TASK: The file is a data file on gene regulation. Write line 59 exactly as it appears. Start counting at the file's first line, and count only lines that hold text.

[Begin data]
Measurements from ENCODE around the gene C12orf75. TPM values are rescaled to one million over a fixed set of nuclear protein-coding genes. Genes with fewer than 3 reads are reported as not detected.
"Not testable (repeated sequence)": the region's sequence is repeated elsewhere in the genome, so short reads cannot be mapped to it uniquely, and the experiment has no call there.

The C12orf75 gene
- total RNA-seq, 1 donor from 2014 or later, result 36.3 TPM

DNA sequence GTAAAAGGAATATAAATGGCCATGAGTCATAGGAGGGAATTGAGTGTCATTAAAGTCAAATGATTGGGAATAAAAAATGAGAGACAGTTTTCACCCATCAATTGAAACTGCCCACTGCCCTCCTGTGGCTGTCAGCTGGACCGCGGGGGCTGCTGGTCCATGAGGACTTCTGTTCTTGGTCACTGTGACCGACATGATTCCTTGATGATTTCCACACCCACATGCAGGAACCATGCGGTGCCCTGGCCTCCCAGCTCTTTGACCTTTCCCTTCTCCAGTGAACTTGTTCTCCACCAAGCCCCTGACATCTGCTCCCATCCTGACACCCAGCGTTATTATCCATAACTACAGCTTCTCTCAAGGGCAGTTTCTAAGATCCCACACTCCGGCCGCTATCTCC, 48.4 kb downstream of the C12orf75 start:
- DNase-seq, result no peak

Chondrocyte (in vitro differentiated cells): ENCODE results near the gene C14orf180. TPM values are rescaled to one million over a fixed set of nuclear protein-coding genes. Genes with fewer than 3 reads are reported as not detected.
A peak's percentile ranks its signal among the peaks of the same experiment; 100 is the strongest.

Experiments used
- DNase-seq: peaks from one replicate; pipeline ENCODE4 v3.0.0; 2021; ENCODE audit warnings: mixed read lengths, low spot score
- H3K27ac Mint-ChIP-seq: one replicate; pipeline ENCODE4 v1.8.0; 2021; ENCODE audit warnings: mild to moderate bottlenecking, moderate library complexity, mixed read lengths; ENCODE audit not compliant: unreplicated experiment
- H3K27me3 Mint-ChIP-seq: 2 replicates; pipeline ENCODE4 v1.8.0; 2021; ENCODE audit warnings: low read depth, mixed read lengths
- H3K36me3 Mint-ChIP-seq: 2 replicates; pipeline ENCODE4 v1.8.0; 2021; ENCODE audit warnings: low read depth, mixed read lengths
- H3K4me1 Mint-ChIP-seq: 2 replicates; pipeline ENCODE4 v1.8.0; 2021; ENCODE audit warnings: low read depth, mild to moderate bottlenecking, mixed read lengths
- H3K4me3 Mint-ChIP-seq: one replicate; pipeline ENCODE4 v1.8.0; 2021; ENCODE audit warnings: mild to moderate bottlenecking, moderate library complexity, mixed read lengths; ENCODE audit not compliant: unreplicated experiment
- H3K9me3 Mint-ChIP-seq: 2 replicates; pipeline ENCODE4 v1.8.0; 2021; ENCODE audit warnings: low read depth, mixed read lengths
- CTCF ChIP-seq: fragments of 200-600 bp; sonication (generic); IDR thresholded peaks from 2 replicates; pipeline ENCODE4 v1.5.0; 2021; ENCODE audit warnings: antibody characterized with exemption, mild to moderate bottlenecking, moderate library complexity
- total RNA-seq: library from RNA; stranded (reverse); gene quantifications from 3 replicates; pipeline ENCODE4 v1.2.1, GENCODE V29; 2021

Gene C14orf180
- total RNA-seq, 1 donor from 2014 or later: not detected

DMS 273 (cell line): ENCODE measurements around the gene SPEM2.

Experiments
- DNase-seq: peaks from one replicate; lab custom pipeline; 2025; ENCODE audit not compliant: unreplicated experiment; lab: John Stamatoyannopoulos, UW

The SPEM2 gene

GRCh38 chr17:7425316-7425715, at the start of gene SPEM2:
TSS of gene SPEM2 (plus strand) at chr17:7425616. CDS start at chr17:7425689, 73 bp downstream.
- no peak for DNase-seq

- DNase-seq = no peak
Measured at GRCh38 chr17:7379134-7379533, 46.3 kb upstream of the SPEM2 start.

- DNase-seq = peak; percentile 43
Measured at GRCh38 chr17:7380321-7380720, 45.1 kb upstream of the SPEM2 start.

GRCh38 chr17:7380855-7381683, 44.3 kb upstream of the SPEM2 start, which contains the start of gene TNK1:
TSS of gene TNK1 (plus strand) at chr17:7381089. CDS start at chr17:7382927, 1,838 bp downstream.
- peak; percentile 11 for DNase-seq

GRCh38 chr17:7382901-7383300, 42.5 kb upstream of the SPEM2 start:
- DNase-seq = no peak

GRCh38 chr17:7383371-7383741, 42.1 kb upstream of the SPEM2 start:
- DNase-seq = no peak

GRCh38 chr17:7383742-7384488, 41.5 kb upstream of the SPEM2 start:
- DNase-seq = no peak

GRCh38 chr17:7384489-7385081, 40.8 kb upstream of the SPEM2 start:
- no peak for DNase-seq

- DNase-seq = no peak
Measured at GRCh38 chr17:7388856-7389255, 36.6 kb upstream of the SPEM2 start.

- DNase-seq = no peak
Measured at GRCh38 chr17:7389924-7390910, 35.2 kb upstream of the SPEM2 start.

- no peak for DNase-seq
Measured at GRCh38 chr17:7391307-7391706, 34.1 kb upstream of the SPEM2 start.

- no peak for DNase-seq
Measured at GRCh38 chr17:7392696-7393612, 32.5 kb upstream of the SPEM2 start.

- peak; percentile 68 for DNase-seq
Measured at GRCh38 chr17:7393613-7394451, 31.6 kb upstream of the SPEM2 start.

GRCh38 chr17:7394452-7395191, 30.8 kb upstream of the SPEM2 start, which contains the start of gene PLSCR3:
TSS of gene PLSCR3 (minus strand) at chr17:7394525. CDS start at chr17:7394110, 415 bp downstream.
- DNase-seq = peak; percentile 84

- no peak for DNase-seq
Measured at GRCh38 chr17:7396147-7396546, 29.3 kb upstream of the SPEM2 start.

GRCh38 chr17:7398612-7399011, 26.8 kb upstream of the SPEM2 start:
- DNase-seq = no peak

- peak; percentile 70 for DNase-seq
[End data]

- DNase-seq = no peak